The song was written by KL ( the music) and the long-time Barbra Streisand collaborators and married songwriting team of Alan and Marilyn Bergman (the lyrics). The song first appeared in the 1976 film of A Star is Born as sung by Streisand in a bitchin’ blue polyester suit. And okay, gonna say it, KL’s version destroys Barbra’s. Crushes it into microscopic dust.  Anyway the Bergman’s were a couple of old school composers who weren’t remotely rock ‘n roll (their credits also included Streisand’s “The Way We Were” as well as her duet with Neil Diamond “You Don’t Bring Me Flowers”). Still they managed to pen a verse within “I Believe…” that is totally rock and doesn’t care about anyone but itself :

 

But I don’t want to find myself one day

Wakin’ up and lookin’ at Monday

With some what’s her name left from Sunday

I Believe in Love

 

Right, I’ll call you sometime okay ? We still have aways to go this tour and I’ll be kind of busy but I’ll try, no promises. One of the eternal wonders of the Celebrate Me Home album is how skillfully KL plays the roles of both bearded rock stallion and sensitive ’70s hippie guy without ever favoring either. Such is the magic and mystery of Kenny Loggins.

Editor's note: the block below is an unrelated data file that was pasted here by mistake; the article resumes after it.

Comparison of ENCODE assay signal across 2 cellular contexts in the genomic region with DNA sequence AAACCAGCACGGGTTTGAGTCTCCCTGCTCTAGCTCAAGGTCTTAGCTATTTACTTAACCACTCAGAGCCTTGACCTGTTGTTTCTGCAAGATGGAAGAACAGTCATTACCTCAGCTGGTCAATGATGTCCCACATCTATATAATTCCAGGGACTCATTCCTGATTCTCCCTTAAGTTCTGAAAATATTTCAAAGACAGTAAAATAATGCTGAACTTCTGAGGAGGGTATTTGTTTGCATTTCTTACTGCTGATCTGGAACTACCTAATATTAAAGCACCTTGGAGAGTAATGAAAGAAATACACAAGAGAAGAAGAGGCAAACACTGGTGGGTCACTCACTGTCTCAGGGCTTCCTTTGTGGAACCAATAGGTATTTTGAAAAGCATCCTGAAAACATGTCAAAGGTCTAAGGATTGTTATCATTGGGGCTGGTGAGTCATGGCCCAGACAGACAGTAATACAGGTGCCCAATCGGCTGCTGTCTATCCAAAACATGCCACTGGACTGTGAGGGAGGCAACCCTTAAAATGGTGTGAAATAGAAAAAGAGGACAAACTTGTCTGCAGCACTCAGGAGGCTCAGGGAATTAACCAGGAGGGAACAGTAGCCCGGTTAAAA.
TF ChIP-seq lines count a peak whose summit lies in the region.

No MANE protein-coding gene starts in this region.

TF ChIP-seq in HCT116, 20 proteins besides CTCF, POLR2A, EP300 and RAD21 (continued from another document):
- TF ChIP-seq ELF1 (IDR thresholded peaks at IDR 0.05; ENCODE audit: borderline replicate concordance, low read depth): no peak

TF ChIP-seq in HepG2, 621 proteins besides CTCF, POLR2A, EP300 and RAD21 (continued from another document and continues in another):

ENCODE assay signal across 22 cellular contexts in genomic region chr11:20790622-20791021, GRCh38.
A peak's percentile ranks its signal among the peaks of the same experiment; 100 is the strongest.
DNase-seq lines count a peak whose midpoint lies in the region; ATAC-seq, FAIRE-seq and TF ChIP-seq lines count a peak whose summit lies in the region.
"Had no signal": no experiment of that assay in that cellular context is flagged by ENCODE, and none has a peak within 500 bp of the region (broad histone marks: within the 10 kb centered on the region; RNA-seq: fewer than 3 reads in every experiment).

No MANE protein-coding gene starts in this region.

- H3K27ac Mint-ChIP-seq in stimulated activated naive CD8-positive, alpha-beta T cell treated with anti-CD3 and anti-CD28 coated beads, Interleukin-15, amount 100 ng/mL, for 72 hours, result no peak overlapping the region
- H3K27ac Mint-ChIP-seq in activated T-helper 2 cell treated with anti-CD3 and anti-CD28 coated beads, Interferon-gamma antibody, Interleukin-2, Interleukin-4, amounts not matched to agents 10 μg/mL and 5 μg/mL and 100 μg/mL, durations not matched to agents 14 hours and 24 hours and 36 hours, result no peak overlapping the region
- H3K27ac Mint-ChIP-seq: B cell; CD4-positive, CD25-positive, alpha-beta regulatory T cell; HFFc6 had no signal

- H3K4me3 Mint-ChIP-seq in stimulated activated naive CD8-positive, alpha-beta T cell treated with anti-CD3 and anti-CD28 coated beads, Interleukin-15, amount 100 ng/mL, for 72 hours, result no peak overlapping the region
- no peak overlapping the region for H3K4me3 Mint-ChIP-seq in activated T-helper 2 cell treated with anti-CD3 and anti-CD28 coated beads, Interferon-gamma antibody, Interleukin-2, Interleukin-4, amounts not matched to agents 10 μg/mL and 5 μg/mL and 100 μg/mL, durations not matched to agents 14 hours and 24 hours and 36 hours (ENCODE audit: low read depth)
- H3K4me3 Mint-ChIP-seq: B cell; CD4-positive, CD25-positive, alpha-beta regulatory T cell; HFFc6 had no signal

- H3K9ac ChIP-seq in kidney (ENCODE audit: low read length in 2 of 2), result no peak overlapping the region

“Set It Free” remains one of the finest KL tracks ever, an epic ballad of realization that sounds like a mournful rainy day for the first 4 minutes and a cultish worship song for the last 2. Bob James’s opening intro on keys and the delicate KL vocal on the first verse literally feel like an embrace; it’s that warm and enveloping a combination, all swoons and sighs. There’s a great cover version of “Set it Free” by revered Norwegian jazz singer Radka Toneff from 1981 that’s also absolutely worth hearing. In her arrangement, she eschews the entire choral style ending and just sticks to the verses and chorus, offering up a heart-squeezingly desperate and beautiful vocal; it really drives home how exceptional the song is at it’s core. She died from suicide soon after this recording was done, at age 30, making this a undeniably poignant listen.